<br /> Lee Letter: n364

Washington and Lee University

Sender: Richard Henry Lee
Recipient: Landon Carter

My dear Sir,1

As it is always with pleasure that I obey your commands, so it is perfectly
agreable to me to make use of the opportunity offered by Mr. Butler of
furnishing you with the present state of our affairs as well as I am
able. Gen. Howe has thrown us all into the field of conjecture by his
late embarkation, and various have been the opinions touching his
destination. At present however, Many reasons concur to induce belief
that he is gone to Charles Town in South Carolina, where unhappily for
that place & for the Union in general, he may succeed. They are
strong towards the sea, but all their fortifications are weak on the
land side, and may be attacked with success in reverse. In fact, it
does not seem likely that they can resist the great Land & Sea
force that Mr. Howe has with him. It is not absolutely certain that he
is gone to Charles Town, and therefore Gen. Washingtons army is obliged
to remain inactive, a mere army of observation. This, added to a
variety of other causes, gives Burgoyne an opportunity of figuring away
in the North, and he uses the opportunity as might be expected from the
abandoned servant of an abandoned Master. First he prevails with the
people to remain with their Stocks on their plantations and [gives]
protections to quiet their fears, immediately follow bands of Indians,
some Canadians & Regulars, who scalp and murder all before them,
neither age, sex, nor political character makes any difference. Men,
women, children, whig, Tory, and Protectiontaker, all promiscuously
feel the keen scalping knife and the murdering Tomahawk. This Burgoyne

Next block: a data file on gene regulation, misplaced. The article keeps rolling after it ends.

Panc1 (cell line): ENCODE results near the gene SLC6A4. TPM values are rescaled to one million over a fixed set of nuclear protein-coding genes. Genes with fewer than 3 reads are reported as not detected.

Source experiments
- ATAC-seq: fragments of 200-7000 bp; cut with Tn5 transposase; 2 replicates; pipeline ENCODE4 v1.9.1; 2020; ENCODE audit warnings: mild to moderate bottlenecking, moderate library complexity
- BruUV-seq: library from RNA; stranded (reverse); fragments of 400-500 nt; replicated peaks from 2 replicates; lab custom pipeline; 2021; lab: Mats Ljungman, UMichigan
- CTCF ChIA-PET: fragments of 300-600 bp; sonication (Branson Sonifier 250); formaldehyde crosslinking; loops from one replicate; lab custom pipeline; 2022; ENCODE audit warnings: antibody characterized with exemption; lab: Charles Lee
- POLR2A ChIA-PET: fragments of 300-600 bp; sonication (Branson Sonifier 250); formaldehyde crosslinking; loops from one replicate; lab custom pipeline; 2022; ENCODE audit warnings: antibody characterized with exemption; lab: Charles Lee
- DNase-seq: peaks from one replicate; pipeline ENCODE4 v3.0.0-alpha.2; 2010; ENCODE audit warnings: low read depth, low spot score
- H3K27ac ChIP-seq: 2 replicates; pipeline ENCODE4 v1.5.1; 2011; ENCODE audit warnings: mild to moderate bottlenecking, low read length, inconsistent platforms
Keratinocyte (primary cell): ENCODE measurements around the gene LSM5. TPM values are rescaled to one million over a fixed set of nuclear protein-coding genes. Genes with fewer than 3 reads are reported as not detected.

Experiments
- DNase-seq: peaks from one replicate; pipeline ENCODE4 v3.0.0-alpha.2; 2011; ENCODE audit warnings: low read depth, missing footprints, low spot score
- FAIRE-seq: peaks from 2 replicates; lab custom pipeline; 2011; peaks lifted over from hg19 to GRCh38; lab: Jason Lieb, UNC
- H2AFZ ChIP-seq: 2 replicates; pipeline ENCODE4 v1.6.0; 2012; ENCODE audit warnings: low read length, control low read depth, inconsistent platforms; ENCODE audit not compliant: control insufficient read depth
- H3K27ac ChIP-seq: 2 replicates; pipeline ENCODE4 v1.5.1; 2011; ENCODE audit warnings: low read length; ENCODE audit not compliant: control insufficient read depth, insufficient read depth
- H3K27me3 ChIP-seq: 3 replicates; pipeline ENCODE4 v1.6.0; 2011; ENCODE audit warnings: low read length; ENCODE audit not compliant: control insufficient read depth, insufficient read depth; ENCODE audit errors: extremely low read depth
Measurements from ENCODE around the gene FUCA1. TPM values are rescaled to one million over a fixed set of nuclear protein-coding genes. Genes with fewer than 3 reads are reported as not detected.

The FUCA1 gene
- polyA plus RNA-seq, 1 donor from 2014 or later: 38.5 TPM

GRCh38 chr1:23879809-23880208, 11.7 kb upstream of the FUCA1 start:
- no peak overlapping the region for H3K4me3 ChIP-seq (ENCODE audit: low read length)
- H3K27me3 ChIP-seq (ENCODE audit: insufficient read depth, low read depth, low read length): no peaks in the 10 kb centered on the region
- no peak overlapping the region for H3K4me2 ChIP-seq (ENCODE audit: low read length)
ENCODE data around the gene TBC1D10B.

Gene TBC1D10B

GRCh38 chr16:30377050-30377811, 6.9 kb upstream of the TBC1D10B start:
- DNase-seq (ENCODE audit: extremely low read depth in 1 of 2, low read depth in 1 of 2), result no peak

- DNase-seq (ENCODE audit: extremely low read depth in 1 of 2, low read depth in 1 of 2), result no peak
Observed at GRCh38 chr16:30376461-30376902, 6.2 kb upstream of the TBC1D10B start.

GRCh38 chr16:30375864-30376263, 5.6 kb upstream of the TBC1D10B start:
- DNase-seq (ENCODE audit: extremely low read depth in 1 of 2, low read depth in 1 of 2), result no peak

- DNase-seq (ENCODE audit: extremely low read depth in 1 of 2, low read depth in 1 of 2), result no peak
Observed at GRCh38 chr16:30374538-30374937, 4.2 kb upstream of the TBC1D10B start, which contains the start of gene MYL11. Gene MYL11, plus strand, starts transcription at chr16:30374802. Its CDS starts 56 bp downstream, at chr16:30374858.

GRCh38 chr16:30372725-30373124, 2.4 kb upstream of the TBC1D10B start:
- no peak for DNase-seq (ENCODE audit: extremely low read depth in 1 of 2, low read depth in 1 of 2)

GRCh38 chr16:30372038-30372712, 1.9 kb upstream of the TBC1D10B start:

is a true Type of the Court he comes from; Howe & Carleton have
some humanity. Very soon I hope his career will be stopt. Schuyler
& St. Clair are ordered down to Head Quarters that an enquiry may
be had into the loss of Ticonderoga &c. Gen. Gates by this time has
joined the Northern Army as Commander of it Gates is able, and he is
beloved in the Eastern Countries. The Men will now turn out. Morgans
Corps, with some other Troops are sent up to check and chastise the
inhuman Butchers of bloody Burgoyne. An affair has lately happened in
that Quarter on the Mohock river that gives spirits to the people. Near
Fort Stanwix a body of the enemy intending to beseige that place, were
attackt by a party of Tryon County Militia under command of a General
Hackerman. The General was wounded but bravely kept the ground &
encouraged his men, several valuable gentlemen of that County were
slain, but their enemies were totally defeated with great loss both of
officers, men, & baggage. In the meantime the Commander of the Fort
sallied out and did considerable execution upon 200 Regulars who made
head against him. He brought off some artillery from the enemy, and a
good deal of baggage.

I went the other day to see the Army, the main body of which is about 20
miles from this City. 2000 men are at Coryells ferry & Sullivan
with 2000 more is placed at Morris Town. Old Putnam with 5000 occupies
the heights of Peeks Kill on Hudsons river. This disposition was taken,
to be in readiness to turn northward, or to defend this place, as Gen.
Howes visit might render necessary. I think the Army is a gallant one,
well disciplined, clothed, armed (for they have all bayonets now) and
sound in every respect – The Soldiers in good health and spirits, and
every thing looks tout en Militaire. Among other curiosities there, I
saw the young Marquis de la Fayette, a Nobleman of the first fortune
and family in France, the favorite of Court and Country. He left behind
him a most beautiful young wife, and all the soft enjoyments that such
a situation, with an immense fortune in a polished Country can furnish
to fight in American wilderness for American Liberty! After this can